For the first time in his four years since arriving at USC, Jordan Simmons has been rotating with the first team at right offensive guard in the summer workouts.
Which is why after Friday morning's PRP, it wasn't a surprise for the senior, whose career has suffered from a knee injury every season of his USC career as an all-everything prospect out of Crespi High, to hear a practice observer tell him: "I'm excited for you."
"I'm excited for myself," Jordan responds with a smile, maybe the first time he could say that since his freshman season in 2012 when he was coming in off preseason knee surgery in a career that's had him fighting one knee issue after another, limiting him to just nine games in four years.
"I think I came back to soon," the 6-foot-4, 335-pound Simmons says of his first return from surgery "in 8 1/2 months. That was just too quick."
But just the start. There were early season injuries in 2013 and 2014, with a sprain and a bone spur ending those, after he'd switched from offense to defense and made it back for the Holiday Bowl last fall, although he knew defense wasn't his thing. "The footwork, the setups," he said. "It just wasn't me."
But offense is where his natural ability lives, he says. Khaliel Rodgers, who has made that switch this year is probably much better suited for going over, Jordan says. Jordan is an O-line guy all the way, he says, and always has been.
Back on offense and completely healthy for the first time as a collegian, he's competing in a high-level, four-way battle with Viane Talamaivao, Damien Mama and Chris Brown, for a starting spot.
"The timing is right," Jordan says, talking about this team coming together and the O-line getting a new coach, veteran Neil Callaway, who walked in this past January. "His resume speaks for itself," Jordan says of the SEC veteran who played for Bear Bryant.
Does he know Callaway has 10 SEC football championship rings, most of any person ever? Hadn't heard that, Jordan says of Callaway's time as a Alabama player and offensive coordinator/O-line coach at Bama, Auburn and Georgia. "That's the fun fact of the day," Jordan says. "I'm going to have to text him about that."
But it's not his resume, or the way he outlined the new offensive scheme, or everything that's staying the same that's most impressed Jordan about his new coach, it's what Callaway said to his O-line guys the first time he talked to them.
"He told us we're going to put our hand in the dirt and whip the [behind] of the guy across from us," Jordan says.
He thinks he'll be ready to do just that in what will be a late-developing career he's modeling after a fellow Inglewood guy, the similar-sized Donald Penn, an undrafted player out of Utah State going into his 11th starting season in an outstanding NFL career, now with the Oakland Raiders.
But first comes this, his final season. With his lingering year to year injuries, he'd probably be able to qualify for a sixth season, Jordan says. "But I've already graduated," with "a degree in American Studies . . . I have just two units to finish [this semester] . . . and then I'm going to get my body ready for the Combine."
But he's also been doing other things to get ready for a post-football career. "Not something you'd guess," from his African-American Studies major. "I want to design shoes," he says, "football shoes."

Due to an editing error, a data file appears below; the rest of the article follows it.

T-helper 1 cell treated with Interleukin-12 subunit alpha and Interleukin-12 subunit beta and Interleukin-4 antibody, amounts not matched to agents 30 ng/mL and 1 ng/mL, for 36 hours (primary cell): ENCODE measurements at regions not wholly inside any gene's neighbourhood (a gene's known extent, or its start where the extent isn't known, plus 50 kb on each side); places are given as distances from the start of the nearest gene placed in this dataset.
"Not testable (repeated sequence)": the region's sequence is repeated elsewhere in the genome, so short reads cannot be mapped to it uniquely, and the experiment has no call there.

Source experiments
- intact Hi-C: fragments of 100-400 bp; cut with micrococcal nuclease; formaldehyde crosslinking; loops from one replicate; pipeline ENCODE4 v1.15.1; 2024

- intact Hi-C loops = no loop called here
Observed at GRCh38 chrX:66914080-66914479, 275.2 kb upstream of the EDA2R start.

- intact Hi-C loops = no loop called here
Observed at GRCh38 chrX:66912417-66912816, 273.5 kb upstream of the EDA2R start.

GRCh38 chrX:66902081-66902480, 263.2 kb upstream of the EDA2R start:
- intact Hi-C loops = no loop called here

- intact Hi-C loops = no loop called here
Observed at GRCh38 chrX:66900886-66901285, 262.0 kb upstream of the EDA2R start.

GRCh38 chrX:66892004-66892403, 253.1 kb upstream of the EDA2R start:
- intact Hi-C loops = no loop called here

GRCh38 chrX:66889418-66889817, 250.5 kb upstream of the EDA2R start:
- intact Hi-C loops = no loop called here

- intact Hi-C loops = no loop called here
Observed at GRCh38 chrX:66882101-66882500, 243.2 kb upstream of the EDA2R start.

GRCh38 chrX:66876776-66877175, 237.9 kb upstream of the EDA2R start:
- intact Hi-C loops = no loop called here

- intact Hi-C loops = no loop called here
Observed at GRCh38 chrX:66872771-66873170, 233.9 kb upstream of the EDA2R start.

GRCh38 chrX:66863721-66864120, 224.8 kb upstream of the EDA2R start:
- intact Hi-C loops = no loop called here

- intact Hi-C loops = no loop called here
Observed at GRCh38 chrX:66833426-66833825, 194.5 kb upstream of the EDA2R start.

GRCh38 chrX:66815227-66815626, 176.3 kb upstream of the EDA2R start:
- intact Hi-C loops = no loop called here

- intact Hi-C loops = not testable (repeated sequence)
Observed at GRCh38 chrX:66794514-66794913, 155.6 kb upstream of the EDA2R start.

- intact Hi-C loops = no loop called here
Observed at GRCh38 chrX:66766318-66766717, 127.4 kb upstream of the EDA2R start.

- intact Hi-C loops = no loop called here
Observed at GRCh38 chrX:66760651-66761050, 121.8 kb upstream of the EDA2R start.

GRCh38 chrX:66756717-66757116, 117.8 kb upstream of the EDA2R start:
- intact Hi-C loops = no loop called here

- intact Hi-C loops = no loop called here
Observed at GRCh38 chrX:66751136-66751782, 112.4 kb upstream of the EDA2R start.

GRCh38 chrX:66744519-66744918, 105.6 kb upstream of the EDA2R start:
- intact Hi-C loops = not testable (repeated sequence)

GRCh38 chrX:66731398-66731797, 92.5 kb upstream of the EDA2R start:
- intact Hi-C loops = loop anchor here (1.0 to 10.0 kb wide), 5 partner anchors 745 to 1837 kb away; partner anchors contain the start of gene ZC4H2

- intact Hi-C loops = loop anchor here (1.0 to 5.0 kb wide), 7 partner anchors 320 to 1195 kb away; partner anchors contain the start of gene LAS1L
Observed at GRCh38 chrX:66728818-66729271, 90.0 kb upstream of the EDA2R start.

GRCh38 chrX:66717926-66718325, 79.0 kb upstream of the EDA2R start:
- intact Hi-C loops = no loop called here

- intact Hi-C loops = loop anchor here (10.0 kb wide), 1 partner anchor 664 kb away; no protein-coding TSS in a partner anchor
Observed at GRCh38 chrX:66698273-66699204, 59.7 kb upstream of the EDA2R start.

To that end, he's had two "Nike internships" the past two summers for Southern California-based Nike licensees -- one a Jordan Brand marketer, the other a manufacturer/distributor of equipment USC will wear and use this season. But it's shoes that Jordan has his eye on, especially as a big O-lineman who is wearing 2011 models USC equipment boss Todd Hewitt found for him in storage. They don't pay much attention to the big guys, he says.
One of the cool things about his internship, Jordan says, was how he "got to shadow Reggie Bush at the Nike Get Open Experience for 7-on-7 teams like Serra, Dorsey and Salesian," and get to know the USC alum a little bit. "It was cool to talk to him, not awkward at all. He's a very down to earth guy."
Jordan says he's more of a concept guy, not really a designer who has the art background to do the actual art work. And yet, in 2014, he did have a display of his work in the annual "Artletics" exhibit for USC athletes. And if you push him, he'll show you the concepts for the line of t-shirts he's hoping to produce some day combining his USC experience and a tongue-in-cheek look at the world.
But it's football that matters now. "I can't control what's happened, I can just do what I do day-to-day," he says. All the difficult times, Jordan says, "have been a real learning experience for me. When the tough times come, you learn a lot about yourself the way you handle them."
How he's handling football, he says, is first of all, "I've had a really good summer," not unlike that of this team, he says. They'd like him down 10 pounds to 325 but the weightlifting and conditioning program is the best since he's been here.
So is the leadership. "There's a different feel about this team," he says, pointing to fellow seniors Max Browne, Zach Banner and Justin Davis as stepping up for the offense. "It's more leading by example for them. Everybody really wants to win -- as a team. It wasn't always that way in the past."
Having the defending national champion Alabama team to focus on hasn't hurt. "Our players don't feel like we're going down there to get pushed round," he says.
And for the first time in his career, Jordan will be one of the Trojans doing the pushing.
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